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I've been doing some work in Linear Algebra for my course at school. I just want to be clear about how to find the orthogonal complement of a subspace. The basis for the subspace, W, is shown below, composed of 3 vectors:$$W = \begin{Bmatrix}\begin{bmatrix}1\\2\\3\\4 \end{bmatrix} \begin{bmatrix}-3\\4\\2\\6\end{bmatrix} \begin{bmatrix}2\\-2\\3\\5\end{bmatrix}\end{Bmatrix}$$

I would like to know if one simply sets $W*W^T$$=0$ and takes the columns of the resulting matrix as the basis of the orthogonal complement of W, provided that row reduction has been performed to make sure the remaining columns are linearly independent.

Please note that I have created an arbitrary set of vectors above that are not orthogonal, and so if they need to be for $W*W^T$$=0$ please point that out. Thank you.

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Think of a system of linear equations you want to solve that will say your vector $\mathbf x$ is orthogonal to $W$.

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  • $\begingroup$ I think I now better understand. x being orthogonal to W, as I just reviewed, means the inner product of x with all vectors in a set spanning W must be zero. So doing a little rearranging, I found that the transpose of W times x must also equal zero. So is it incorrect for me to say W*W^T = 0 when Row W = perp(Nul W^T)? $\endgroup$ – equalsign Apr 24 '13 at 6:00
  • $\begingroup$ EDIT: In above comment, I meant to ask "Therefore is it incorrect for one to say W*W^T = 0 when Col W = perp(Nul W^T)?" (NOT Row W) $\endgroup$ – equalsign Apr 24 '13 at 6:13
  • $\begingroup$ Yes, $\text{Col}(A)^\perp = N(A^T)$. Your $W$ is a subspace, not a matrix, so what you wrote doesn't quite make sense. $\endgroup$ – Ted Shifrin Apr 24 '13 at 11:13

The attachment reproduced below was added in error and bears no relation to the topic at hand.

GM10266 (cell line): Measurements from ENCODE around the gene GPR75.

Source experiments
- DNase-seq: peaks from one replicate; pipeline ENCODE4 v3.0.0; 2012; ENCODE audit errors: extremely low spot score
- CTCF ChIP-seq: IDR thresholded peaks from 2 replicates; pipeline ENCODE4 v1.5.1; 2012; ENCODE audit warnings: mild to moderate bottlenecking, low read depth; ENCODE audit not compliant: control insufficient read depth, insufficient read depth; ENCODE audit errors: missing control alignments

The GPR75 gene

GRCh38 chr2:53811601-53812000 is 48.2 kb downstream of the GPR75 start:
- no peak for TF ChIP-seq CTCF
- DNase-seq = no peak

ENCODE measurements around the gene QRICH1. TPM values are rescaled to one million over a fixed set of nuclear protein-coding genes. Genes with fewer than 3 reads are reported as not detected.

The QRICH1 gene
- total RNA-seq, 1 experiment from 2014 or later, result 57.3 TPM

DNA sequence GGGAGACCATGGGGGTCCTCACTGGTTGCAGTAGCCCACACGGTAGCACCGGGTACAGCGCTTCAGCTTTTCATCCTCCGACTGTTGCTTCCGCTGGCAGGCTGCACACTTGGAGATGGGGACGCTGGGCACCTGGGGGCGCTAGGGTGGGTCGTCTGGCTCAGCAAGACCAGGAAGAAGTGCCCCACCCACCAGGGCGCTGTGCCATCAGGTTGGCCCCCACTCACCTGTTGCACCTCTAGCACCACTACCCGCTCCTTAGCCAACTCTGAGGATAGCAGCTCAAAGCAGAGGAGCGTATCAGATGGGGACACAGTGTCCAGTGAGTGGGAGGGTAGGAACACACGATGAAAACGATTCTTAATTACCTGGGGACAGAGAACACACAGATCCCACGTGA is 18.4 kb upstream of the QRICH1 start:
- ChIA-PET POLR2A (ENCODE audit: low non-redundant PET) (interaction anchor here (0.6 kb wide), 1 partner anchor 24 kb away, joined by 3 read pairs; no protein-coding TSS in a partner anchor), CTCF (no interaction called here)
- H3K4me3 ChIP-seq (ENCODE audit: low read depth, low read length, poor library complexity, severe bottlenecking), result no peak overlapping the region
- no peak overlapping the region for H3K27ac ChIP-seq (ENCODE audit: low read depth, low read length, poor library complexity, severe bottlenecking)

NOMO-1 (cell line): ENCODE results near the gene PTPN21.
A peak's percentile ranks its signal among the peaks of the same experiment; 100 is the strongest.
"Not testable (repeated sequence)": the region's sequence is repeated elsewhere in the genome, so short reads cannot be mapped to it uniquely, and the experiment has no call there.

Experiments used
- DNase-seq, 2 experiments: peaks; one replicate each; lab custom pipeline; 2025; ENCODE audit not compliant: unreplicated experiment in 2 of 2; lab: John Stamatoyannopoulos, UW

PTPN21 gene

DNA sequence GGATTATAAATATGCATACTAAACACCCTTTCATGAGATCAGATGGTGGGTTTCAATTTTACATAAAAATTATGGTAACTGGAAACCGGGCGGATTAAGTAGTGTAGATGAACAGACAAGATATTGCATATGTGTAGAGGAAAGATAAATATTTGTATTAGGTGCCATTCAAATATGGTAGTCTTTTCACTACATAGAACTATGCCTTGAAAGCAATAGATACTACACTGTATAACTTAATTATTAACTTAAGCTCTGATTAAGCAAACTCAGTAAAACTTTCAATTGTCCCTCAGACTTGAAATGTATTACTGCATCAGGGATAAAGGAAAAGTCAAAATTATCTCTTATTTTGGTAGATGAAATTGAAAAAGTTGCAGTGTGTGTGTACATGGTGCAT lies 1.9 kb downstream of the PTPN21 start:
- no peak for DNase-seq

• $\begingroup$ No, you forget that a matrix can be comprised of vectors, and the subspace above is a basis of vectors, which can, in turn, be considered a matrix. I'm afraid you haven't really answered my question, which is specifically leading to "how can one find a vector perpendicular to a set of vectors?" And no, I am not looking for a simple answer such as "come up with a vector with the same number of elements as the vectors in the set whose inner product with each of the set's vectors is zero". I'm afraid it has to be more elegant than that. $\endgroup$ – equalsign Apr 25 '13 at 4:31
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I'd rather put the matrix in this way, here I just give a very simple example, you can solve your matrix in the same way: $$W = \begin{bmatrix} \begin{matrix}1\\0\\0 \end{matrix} \begin{matrix}0\\1\\0\end{matrix} \begin{matrix}0\\0\\1\end{matrix} \begin{matrix}1\\1\\1\end{matrix}\end{bmatrix} $$

Then find the null space of W by solving $$Wx = 0$$

You will get the basis for the nullspace: $$v = \begin{bmatrix} \begin{matrix}-1\\-1\\-1\\1 \end{matrix} \end{bmatrix}$$

the null space is spared by v, $$null(W) = span(v)$$ you can easily find subspace spanned by W is orthogonal to subspace spanned by v, because every basis (each row of W) is orthogonal to v.

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